Examples of critical thinking in decision-making

Critical thinking enables you to consider all available information. With this, you can weigh the pros and cons of each option. You can make decisions based on facts rather than personal biases.

Suppose your company decides which new product to launch. Critical thinking can help you identify the goal of the decision-making process. You gather and analyse relevant data. Then, you select the right product or alternative products to launch.

During implementation, you develop a launch plan, divide resources, track the success of a product, and adjust the plan. By using critical decision-making skills, you can improve your organisation's outcomes.

Examples of critical thinking in creativity

Critical thinking fosters your creative thinking. It provides a structured approach while encouraging you to think outside the box. Thinking creatively can help your organisation achieve long-term success.

Let's say you're tasked with designing a new product. Critical thinking can help identify unique features to set it apart from competitors. You can assess potential ideas based on market demand or trends. You can also adapt to unforeseen challenges.

Brainstorming is one of the examples of critical thinking in the workplace. You can access a broader range of potential solutions by sharing ideas with others. Critical thinking can also help identify assumptions that limit your creativity. Once you recognise these, you can challenge them to allow new and innovative ideas to emerge.

Examples of critical thinking in communication

Critical thinking skills ensure your messages are clear, concise, and well-supported. They're a valuable tool for effective communication. You need them, whether composing an email or presenting to a group.

Start by identifying the message you want to convey. Consider your audience's needs, values, and perspectives to tailor your communication. Supporting your message with evidence is also crucial. Critical thinkers use credible sources and logical reasoning to persuade their audience.

Critical thinking also helps you expect potential objections and consider counterarguments. It allows you to address them and make your message more convincing.

Examples of critical thinking in analysis and evaluation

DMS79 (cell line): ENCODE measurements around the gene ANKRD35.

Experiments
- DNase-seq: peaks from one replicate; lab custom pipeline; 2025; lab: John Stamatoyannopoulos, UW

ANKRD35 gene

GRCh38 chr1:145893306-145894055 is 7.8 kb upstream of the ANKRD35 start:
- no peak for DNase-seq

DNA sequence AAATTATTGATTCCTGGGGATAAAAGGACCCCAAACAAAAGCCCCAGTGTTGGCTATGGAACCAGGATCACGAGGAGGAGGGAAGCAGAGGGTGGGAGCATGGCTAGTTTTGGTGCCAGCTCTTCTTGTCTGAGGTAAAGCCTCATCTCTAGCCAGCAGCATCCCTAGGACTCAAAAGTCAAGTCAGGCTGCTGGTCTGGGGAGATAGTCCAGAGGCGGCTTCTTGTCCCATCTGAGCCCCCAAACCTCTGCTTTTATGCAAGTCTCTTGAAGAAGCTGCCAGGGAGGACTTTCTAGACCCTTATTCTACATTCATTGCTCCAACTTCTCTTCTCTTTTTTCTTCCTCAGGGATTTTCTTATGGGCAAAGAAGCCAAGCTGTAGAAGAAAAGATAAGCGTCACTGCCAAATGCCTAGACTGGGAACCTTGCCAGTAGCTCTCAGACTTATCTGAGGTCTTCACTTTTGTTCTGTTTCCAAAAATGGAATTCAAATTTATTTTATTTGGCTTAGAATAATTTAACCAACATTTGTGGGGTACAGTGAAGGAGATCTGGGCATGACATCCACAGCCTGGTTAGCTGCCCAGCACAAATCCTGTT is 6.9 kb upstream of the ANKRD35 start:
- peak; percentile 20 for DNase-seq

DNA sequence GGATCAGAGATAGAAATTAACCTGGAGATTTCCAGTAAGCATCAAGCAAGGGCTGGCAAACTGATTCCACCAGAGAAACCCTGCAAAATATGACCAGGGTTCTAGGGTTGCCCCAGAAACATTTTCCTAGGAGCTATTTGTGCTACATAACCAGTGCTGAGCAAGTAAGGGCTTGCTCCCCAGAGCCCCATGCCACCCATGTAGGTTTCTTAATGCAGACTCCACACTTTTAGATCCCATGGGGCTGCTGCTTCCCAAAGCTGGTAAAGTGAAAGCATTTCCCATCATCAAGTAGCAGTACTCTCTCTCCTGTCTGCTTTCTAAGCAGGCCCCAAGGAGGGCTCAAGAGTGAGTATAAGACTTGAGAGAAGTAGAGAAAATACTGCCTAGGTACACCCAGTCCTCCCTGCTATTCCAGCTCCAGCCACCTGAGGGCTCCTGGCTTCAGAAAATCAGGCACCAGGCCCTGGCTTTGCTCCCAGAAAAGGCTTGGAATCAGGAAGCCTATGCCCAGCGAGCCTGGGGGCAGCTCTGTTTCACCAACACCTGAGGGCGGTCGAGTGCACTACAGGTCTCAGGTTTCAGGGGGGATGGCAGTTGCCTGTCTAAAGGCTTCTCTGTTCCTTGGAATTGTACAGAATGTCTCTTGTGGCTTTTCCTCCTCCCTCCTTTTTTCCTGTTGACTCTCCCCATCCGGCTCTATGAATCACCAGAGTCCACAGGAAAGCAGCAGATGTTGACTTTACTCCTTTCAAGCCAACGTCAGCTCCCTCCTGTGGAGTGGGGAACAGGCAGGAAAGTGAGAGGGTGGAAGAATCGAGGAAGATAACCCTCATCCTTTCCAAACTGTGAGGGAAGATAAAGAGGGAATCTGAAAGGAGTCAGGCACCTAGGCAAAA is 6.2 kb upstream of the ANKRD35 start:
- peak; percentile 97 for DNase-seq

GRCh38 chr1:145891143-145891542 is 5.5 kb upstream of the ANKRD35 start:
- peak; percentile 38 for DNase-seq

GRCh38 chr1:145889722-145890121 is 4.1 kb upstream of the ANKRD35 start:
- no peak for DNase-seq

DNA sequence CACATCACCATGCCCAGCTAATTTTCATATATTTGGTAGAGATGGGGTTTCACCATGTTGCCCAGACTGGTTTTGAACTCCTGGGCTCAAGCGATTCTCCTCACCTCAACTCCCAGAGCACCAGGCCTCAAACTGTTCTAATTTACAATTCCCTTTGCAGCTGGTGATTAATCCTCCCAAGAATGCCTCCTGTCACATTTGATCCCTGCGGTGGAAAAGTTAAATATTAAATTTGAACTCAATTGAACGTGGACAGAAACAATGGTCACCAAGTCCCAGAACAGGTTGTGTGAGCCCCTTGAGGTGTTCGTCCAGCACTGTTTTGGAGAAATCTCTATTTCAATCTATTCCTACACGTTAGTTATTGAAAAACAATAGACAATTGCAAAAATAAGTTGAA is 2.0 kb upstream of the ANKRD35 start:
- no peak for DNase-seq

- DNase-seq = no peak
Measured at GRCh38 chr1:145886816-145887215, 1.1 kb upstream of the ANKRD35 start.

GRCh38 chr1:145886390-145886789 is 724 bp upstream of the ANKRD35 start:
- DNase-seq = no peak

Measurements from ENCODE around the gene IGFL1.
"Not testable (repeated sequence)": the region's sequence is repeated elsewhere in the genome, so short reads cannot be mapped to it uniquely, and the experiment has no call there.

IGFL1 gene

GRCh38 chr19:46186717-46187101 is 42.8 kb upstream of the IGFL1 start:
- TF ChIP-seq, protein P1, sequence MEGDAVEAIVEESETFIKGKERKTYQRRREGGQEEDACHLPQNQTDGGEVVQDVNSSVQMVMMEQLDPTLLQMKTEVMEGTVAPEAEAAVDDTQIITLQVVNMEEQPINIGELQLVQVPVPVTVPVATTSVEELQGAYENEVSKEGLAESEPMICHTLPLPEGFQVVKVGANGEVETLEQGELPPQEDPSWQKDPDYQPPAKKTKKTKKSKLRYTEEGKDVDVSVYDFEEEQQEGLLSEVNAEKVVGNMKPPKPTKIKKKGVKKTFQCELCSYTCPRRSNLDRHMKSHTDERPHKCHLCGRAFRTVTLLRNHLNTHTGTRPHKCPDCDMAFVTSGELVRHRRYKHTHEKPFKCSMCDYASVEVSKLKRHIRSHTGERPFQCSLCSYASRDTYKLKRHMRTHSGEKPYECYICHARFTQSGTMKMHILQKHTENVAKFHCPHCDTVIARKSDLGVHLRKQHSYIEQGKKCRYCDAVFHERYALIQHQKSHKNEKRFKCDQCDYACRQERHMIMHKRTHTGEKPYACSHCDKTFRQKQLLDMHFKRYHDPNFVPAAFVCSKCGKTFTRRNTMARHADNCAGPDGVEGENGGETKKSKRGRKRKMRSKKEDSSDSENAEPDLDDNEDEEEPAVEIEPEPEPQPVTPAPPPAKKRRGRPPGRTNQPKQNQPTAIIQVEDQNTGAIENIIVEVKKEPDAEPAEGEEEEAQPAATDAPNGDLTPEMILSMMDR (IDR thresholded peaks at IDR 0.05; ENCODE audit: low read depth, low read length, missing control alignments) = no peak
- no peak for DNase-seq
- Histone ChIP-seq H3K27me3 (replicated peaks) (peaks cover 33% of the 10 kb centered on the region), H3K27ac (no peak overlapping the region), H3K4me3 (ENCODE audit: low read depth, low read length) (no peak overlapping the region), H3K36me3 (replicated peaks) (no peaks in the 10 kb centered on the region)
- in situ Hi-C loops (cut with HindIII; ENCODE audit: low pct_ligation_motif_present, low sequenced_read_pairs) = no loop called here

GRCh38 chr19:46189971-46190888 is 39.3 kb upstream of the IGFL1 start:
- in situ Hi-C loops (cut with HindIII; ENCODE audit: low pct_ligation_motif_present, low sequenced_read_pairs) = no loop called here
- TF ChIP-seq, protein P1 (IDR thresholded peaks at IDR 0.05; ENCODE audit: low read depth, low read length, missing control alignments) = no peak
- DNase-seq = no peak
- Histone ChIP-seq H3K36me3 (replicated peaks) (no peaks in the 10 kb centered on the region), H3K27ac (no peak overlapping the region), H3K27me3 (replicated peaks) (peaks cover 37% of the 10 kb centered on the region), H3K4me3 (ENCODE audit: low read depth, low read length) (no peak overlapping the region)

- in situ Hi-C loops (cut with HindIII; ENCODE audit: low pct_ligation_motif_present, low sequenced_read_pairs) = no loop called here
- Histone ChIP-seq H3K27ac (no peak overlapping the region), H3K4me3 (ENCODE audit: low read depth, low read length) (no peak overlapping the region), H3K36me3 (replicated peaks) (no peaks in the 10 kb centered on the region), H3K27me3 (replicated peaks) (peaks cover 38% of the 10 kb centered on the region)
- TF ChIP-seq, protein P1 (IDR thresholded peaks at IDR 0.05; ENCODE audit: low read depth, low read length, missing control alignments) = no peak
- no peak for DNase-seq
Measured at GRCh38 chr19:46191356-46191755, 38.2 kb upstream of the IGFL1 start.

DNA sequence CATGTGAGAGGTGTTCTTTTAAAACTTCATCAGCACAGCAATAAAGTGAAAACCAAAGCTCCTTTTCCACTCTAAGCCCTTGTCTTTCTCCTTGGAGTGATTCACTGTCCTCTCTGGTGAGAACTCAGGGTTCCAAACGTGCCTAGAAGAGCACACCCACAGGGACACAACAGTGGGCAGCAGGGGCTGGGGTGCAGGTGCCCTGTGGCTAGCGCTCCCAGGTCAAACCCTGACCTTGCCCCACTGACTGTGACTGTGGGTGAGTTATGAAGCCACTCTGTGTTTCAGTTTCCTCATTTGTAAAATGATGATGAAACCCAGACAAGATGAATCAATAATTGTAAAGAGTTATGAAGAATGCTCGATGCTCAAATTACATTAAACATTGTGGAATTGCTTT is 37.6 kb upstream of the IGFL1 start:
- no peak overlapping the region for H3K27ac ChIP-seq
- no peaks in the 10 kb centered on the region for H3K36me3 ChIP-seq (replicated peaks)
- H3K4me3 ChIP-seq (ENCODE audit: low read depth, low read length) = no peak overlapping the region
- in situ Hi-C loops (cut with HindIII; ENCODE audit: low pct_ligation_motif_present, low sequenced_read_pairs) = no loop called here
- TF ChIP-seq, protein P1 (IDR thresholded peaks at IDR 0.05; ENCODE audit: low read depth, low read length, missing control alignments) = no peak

You need to do a lot of critical thinking to analyse and test information. Question assumptions, consider different perspectives, check evidence, and draw logical conclusions.

Compare and contrast pieces of information. Find similarities, differences, and relationships. Consider different explanations when evaluating evidence. This way, you can ensure your conclusions are based on a well-supported basis.

You also use critical thinking when you examine proofs, logic, and underlying assumptions. Doing so helps you identify problems in the reasoning. You'll also find areas where you may need more proof to come to a supported conclusion.

Examples of critical thinking in self-reflection

Self-reflection involves examining your thoughts, feelings, and actions. As a result, you learn about yourself and identify areas for improvement. By using critical thinking, you can eliminate bias and develop personal growth strategies.

You can also use critical thinking to analyse past decisions and outcomes. Using this, you can determine whether your decision-making process is logical.

The barriers to critical thinking

A woman thinking while holding her phone

Developing critical thinking skills can be challenging due to various barriers. Overcoming these barriers is necessary to become an effective critical thinker.

Personal biases and prejudices

Personal biases and prejudices can limit your ability to think. They can cloud your judgement and prevent you from considering all perspectives.

Have a strong bias towards a particular political party? You may not be able to check an opposing viewpoint objectively.

Emotional influences

Strong emotions can cloud judgement and impair your ability to think. Fear can cause you to make impulsive decisions. Anger can make you overlook important information.

Lack of knowledge and understanding

A strong foundation of knowledge helps you collect facts from credible sources. A lack of it limits your ability to analyse information and draw logical conclusions.

External pressures

Social norms and expectations can also limit your ability to think. The pressure to conform can discourage you from challenging the status quo.

Lack of time

Time constraints can be a significant barrier to critical thinking. It takes time to analyse and check information. If you rush things, you'll make hasty decisions without considering the necessary factors.

Developing critical thinking skills

A man deep in thought, sitting in front of his laptop

Developing critical thinking skills is a continuous process. It requires deliberate effort and practice. Here are five practical ways to build critical thinking skills:

1. Active listening

Listen to others without interruptions or assumptions. This allows you to understand their perspectives better. It also helps you consider different viewpoints, which is essential for critical thinking.

2. Asking questions

Asking thoughtful and probing questions is vital for critical thinking. It helps you explore different perspectives, clarify assumptions, and identify underlying issues.

3. Challenging assumptions

Critical thinking requires you to challenge assumptions and question established beliefs. By examining assumptions, you can identify potential biases or flaws in thinking. You can also consider alternative perspectives.

4. Seeking feedback

Seeking feedback from others helps you gain new perspectives. It also lets you identify blind spots, and improve your thinking. By getting feedback, you can identify areas for improvement.

5. Continuous learning and development